Fish & Einstein – Together At Last

While you have been testing, I have been grading though I have taken a few breaks. During one of them today, a paragraph caught my attention because it reminded me of a paragraph from yesterday. Spooky action indeed.

James Gleick “What does quantum physics actually tell us about the world?” NYT, May 8, 2017

“The first proof of atoms came from 26-year-old Albert Einstein in 1905, the same year he proposed his theory of special relativity. Before that, the atom served as an increasingly useful hypothetical construct. At the same time, Einstein defined a new entity: a particle of light, the “light quantum,” now called the photon. Until then, everyone considered light to be a kind of wave. It didn’t bother Einstein that no one could observe this new thing. “It is the theory which decides what we can observe,” he said.”

https://www.nytimes.com/2018/05/08/books/review/adam-becker-what-is-real.html?rref=collection%2Fsectioncollection%2Fbooks&action=click&contentCollection=books&region=rank&module=package&version=highlights&contentPlacement=2&pgtype=sectionfront

 

Stanley Fish “ ‘Transparency’ is the mother of fake news” NYT, May 7, 2018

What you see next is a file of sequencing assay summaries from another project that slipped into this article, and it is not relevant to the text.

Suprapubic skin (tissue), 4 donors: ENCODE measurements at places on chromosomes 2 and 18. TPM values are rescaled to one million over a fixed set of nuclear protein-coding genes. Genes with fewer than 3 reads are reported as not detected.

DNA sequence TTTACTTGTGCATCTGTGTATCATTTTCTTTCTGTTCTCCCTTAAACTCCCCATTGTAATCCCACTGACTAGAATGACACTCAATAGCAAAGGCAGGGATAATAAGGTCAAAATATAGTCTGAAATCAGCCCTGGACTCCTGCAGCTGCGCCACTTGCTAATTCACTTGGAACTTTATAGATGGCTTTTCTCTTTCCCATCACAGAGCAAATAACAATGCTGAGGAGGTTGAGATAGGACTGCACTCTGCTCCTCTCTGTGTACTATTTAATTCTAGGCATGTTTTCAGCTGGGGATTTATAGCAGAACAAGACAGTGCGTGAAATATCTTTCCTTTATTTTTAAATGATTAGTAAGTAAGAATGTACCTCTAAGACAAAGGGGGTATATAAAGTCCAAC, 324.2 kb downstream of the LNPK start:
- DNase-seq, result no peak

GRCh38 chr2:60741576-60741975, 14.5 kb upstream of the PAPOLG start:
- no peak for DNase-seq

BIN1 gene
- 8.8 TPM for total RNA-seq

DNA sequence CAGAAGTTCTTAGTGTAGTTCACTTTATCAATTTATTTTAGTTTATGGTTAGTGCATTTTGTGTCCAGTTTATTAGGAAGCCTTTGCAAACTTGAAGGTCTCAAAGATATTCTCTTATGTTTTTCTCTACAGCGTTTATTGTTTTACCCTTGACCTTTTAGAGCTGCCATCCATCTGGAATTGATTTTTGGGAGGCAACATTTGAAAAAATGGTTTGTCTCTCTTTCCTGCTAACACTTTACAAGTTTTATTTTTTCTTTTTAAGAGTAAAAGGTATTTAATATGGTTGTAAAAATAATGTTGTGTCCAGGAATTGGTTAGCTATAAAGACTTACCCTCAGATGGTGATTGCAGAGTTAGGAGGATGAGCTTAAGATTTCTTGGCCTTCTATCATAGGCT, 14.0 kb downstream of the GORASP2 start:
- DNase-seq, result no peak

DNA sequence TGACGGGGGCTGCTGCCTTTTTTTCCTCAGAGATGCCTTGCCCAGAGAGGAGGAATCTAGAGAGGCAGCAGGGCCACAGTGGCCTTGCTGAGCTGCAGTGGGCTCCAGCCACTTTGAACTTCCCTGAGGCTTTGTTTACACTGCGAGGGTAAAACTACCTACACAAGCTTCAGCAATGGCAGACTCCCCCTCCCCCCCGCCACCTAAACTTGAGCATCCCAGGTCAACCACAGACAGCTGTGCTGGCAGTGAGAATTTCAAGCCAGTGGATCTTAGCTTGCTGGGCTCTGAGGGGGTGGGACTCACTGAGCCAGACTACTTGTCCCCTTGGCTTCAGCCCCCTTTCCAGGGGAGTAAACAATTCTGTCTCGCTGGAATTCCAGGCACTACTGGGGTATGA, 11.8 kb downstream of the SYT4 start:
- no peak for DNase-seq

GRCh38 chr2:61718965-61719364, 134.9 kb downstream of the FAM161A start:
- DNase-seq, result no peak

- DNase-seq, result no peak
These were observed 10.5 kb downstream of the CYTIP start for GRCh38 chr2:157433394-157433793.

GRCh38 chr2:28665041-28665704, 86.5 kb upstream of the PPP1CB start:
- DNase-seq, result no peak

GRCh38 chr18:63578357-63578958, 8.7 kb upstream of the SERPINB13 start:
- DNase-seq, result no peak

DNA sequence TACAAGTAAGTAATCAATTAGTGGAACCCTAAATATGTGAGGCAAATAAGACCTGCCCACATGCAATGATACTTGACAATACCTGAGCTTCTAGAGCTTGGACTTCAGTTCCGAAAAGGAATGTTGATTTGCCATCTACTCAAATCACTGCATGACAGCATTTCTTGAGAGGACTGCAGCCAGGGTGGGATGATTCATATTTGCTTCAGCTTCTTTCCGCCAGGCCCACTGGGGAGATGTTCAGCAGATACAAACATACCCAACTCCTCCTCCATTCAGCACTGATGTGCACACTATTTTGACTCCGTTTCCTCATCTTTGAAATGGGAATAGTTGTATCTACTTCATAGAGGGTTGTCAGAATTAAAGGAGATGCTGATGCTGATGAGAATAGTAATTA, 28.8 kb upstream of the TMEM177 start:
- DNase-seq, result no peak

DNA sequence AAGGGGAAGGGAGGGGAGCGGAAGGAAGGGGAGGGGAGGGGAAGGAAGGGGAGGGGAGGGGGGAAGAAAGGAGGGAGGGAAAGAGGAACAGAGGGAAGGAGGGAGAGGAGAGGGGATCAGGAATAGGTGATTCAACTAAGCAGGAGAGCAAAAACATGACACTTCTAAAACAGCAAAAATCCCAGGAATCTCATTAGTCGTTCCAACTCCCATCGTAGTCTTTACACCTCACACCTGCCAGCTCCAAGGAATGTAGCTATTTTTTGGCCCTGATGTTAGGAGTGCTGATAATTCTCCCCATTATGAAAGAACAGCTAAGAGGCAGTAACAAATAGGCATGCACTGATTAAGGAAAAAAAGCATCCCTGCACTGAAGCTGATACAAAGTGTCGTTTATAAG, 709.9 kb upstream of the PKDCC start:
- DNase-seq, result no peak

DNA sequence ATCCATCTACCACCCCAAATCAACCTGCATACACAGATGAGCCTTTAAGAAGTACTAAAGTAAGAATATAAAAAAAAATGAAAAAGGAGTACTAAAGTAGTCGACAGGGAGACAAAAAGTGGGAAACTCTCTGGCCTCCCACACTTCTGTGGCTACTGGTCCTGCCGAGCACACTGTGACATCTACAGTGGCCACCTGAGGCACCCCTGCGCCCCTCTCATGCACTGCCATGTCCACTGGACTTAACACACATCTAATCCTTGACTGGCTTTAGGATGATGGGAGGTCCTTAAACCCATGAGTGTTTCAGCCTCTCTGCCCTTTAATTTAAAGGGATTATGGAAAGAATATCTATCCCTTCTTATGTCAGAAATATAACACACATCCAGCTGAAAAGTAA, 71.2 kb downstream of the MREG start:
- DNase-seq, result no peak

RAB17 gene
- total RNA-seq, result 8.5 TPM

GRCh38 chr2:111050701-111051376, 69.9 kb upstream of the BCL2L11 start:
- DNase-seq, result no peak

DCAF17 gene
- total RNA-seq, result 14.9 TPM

“The insistence on the primacy of narratives and interpretations does not involve a deriding of facts but an alternative story of their emergence. Postmodernism sets itself against the notion of facts just lying there discrete and independent, and waiting to be described. Instead it argues that fact is the achievement of argument and debate, not a pre-existing entity by whose measure argument can be assessed. Arguments come first; when they are successful, facts follow — at least for a while, until a new round of arguments replaces them with a new set of facts.”

https://www.nytimes.com/2018/05/07/opinion/transparency-fake-news.html?rref=collection%2Fsectioncollection%2Fopinion&action=click&contentCollection=opinion&region=stream&module=stream_unit&version=latest&contentPlacement=6&pgtype=sectionfront